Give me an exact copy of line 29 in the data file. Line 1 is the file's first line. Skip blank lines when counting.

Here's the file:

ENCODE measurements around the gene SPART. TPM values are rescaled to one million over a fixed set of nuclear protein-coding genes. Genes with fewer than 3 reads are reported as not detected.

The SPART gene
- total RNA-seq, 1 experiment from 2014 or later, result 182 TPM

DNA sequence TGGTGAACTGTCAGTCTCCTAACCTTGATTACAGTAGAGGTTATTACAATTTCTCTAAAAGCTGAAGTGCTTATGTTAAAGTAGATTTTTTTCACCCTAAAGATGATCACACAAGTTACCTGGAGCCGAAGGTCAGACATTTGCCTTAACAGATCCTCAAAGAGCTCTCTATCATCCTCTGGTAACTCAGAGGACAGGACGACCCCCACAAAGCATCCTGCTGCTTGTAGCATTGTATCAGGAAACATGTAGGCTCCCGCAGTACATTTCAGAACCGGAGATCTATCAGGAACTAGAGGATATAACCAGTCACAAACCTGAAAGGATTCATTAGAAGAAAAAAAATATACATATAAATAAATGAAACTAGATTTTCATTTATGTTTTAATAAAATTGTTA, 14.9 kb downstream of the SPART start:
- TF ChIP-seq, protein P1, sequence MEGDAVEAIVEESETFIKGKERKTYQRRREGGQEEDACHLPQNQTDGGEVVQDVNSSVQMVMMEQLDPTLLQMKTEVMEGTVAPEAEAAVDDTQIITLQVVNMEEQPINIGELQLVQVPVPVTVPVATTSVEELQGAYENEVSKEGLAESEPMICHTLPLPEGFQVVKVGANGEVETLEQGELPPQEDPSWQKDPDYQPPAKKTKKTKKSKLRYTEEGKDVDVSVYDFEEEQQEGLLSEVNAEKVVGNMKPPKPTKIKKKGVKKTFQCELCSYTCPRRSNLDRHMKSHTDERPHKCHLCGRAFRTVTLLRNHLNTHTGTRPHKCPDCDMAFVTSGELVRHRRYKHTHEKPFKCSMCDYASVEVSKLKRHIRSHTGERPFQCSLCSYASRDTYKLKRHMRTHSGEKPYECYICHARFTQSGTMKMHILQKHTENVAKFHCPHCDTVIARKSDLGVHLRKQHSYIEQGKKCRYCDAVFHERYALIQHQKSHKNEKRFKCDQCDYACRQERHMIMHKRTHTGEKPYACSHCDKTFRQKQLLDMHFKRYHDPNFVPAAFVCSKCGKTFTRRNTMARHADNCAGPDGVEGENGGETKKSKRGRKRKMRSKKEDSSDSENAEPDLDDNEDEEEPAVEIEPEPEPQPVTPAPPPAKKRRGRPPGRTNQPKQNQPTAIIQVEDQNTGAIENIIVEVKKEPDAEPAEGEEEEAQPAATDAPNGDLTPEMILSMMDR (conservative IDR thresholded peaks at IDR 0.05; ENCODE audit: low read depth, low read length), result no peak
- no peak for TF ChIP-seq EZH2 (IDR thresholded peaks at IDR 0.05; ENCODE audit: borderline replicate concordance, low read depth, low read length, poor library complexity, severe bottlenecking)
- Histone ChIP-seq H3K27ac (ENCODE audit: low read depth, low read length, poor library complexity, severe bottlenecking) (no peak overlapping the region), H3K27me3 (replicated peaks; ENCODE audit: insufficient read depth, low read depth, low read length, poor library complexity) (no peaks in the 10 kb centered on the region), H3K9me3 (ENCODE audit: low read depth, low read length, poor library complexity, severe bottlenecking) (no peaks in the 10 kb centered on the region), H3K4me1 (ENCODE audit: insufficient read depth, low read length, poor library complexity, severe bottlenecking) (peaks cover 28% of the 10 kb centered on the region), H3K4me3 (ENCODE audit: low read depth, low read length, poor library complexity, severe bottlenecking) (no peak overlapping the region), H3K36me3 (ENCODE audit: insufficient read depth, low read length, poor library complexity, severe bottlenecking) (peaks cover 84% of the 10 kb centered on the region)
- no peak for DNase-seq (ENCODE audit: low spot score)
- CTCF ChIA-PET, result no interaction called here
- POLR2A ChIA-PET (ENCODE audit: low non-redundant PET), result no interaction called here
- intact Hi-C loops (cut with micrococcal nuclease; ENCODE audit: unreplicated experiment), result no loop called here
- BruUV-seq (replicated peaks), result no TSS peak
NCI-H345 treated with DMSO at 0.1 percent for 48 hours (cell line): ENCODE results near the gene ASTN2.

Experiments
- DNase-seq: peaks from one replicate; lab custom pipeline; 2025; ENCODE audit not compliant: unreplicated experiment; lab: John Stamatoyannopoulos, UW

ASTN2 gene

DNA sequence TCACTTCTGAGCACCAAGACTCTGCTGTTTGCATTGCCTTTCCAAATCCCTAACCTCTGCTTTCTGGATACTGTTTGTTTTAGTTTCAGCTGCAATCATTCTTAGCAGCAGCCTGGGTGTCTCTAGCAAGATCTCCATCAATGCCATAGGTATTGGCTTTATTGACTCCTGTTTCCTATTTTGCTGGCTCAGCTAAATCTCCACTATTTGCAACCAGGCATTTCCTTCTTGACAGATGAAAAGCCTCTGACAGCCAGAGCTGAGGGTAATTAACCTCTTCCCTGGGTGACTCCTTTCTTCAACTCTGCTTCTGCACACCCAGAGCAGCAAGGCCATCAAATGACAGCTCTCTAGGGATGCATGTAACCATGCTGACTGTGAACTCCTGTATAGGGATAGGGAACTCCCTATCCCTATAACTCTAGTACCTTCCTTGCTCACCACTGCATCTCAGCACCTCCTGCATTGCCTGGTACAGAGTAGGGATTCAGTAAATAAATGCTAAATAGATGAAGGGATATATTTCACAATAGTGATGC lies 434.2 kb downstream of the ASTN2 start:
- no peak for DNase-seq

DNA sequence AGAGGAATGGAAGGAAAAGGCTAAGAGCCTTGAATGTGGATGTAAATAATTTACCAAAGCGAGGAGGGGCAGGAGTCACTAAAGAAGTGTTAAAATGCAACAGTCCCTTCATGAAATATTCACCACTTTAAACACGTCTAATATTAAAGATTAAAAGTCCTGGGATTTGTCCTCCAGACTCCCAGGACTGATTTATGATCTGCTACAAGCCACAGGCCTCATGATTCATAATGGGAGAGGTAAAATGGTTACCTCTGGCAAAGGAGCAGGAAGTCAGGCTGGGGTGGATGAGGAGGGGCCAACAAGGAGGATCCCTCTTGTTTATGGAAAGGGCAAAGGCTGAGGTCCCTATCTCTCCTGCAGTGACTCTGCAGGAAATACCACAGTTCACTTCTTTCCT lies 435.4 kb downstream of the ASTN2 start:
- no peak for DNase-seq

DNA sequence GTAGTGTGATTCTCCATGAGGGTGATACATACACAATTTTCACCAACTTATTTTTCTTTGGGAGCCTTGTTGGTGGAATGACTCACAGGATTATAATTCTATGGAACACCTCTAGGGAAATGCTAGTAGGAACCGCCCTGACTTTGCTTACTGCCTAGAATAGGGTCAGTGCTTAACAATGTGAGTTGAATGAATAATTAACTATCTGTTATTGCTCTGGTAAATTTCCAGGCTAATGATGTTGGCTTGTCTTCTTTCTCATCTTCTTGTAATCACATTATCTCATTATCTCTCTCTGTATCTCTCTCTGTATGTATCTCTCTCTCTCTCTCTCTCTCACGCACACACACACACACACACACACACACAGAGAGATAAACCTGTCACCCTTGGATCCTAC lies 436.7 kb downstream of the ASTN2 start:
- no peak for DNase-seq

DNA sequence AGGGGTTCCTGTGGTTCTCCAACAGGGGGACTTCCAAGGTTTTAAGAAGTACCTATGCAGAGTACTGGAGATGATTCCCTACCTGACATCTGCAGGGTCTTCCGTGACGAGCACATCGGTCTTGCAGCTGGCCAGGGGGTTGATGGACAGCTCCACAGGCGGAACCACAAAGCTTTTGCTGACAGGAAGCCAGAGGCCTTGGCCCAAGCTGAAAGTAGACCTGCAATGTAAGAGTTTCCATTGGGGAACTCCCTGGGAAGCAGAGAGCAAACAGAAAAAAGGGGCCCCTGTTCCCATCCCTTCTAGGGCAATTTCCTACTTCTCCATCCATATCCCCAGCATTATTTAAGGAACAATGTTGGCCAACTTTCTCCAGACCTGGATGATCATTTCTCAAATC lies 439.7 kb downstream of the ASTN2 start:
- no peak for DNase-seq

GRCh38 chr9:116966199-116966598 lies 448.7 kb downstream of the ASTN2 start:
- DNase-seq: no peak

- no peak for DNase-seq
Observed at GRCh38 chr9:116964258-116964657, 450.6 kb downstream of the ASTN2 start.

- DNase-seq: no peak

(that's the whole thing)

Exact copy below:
- DNase-seq: no peak